REITs make Israeli debut

Excellence Nessuah this week launched Israel's first REIT just as real estate shares have enjoyed a strong start to the year.

By SHARON WROBEL
January 26, 2006 06:43
2 minute read.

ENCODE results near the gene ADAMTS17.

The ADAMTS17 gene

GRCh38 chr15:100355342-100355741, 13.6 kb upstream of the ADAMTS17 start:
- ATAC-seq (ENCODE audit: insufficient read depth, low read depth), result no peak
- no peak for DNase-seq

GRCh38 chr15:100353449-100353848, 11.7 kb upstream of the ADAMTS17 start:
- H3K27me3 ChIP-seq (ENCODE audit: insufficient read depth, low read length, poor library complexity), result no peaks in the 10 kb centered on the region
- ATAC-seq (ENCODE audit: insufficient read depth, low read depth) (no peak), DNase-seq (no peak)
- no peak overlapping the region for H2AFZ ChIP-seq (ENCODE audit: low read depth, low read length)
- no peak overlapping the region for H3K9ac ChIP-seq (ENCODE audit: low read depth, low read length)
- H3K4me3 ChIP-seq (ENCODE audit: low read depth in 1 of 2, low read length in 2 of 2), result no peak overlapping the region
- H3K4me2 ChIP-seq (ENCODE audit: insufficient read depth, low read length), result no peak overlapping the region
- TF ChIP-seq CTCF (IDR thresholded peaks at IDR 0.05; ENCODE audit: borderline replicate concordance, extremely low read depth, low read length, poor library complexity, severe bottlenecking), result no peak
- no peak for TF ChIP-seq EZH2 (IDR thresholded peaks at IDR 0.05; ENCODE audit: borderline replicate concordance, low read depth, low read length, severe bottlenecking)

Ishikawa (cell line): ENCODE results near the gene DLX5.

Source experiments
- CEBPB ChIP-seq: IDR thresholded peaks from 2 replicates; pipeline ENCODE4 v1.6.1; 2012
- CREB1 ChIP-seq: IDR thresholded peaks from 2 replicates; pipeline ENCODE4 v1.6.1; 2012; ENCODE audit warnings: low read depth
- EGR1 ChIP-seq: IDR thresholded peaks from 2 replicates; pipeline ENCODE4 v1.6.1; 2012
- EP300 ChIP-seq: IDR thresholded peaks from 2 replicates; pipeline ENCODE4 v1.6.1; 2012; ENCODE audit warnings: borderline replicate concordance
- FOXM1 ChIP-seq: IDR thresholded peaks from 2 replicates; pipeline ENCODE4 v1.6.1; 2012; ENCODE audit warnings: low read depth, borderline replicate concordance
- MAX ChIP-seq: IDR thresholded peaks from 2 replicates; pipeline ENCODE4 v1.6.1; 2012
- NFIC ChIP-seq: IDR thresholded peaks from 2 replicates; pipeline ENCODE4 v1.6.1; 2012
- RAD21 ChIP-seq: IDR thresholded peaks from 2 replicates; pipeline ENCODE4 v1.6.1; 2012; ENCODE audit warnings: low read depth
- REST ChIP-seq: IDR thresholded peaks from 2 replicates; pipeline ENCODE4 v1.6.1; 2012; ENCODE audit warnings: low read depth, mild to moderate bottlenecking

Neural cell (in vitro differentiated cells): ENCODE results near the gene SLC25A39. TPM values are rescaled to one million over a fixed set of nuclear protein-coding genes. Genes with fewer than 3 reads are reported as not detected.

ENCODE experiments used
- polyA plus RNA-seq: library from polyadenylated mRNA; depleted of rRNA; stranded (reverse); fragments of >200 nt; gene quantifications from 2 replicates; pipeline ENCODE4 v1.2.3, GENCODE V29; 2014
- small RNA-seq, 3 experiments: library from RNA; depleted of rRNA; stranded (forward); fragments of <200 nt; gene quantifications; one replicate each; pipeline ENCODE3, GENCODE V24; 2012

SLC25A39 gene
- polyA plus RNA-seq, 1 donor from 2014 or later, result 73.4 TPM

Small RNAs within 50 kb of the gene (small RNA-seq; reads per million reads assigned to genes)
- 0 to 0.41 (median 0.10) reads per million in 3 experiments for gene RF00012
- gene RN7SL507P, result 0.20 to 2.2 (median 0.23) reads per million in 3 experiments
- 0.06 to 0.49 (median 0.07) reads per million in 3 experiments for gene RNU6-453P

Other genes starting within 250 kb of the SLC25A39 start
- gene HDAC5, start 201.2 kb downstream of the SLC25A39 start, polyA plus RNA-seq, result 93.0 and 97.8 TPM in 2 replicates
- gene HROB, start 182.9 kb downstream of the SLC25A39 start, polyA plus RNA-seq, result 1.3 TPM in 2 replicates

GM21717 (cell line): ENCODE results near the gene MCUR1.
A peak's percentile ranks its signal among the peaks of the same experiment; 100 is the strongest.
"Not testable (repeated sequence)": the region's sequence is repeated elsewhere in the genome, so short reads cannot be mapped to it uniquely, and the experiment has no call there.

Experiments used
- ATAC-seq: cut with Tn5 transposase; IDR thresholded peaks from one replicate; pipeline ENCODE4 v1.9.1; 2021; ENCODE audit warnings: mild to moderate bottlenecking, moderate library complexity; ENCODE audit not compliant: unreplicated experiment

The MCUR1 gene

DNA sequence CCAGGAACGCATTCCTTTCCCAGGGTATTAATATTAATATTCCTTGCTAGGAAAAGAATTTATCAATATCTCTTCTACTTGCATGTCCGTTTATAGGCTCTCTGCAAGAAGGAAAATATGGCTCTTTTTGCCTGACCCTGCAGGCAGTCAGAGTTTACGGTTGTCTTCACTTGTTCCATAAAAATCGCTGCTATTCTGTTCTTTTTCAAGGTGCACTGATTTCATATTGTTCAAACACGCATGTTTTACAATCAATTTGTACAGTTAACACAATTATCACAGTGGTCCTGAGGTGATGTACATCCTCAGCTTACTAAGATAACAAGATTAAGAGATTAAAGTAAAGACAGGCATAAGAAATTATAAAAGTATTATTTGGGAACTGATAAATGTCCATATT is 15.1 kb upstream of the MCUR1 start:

Excellence Nessuah this week launched Israel's first Real Estate Investment Trust (REIT) just as real estate shares have enjoyed a strong start to the year. "There is a lot of excitement in the real estate market at the moment with stocks picking up, but it is too early to tell whether the REITs market will kick off in Israel this year. It might take some time for them to get established in Israel," said Joseph Wolf, analyst at UBS. Excellence Nessuah said the new fund is currently in the process of raising capital from investment institutions, and in locating properties in which to invest. The fund, called REIT 1, will be established together with Ariel Aven, former executive vice president of Gazit Globe Ltd., who will act as chairman. Shmuel Sayad, former CEO of Naveh-Gad Construction and Development Corp, has been appointed as CEO. REIT 1 is expected to make a public listing within the next 12 months in accordance with the new REIT legislation. REITs were introduced in Israel early this month, following the amendment to the Income Tax Ordinance, with the aim of boosting the country's real estate market. The REITs allow for various types of properties, allowing the public to make investments linked to real estate without having to purchase a property directly. As such, the new financial instrument enables small investors to participate in large-scale real estate projects, while at the same avoiding double taxation. Similar vehicles exist in the US and Canada and are expected soon in the UK. "The advantage is Israel is that the real estate market has not reached its peak yet and the introduction of REITs in Israel will mark an opportunity for additional foreign investment to come into Israel," said Leon Harris, International Tax Partner at Ernst & Young Israel. To qualify for REIT fund status, a company must be incorporated, managed and controlled in Israel. There is a statutory limit of 60 percent on the amount of leverage Israeli REITs can assume and, second, Israeli REITs must have at least 75% of their portfolio invested in domestic real estate assets. Other provisions include a mandatory listing on the Tel Aviv Stock Exchange within 12 months; at least 100 shareholders in the company upon registration; and that no more than five of the investors can directly or indirectly own more than half of the REIT shares. "There are rigid rules and limitations to Israel's REIT legislation, but we believe that with time those will be relaxed, like in the US in the 1960s," said Harris.


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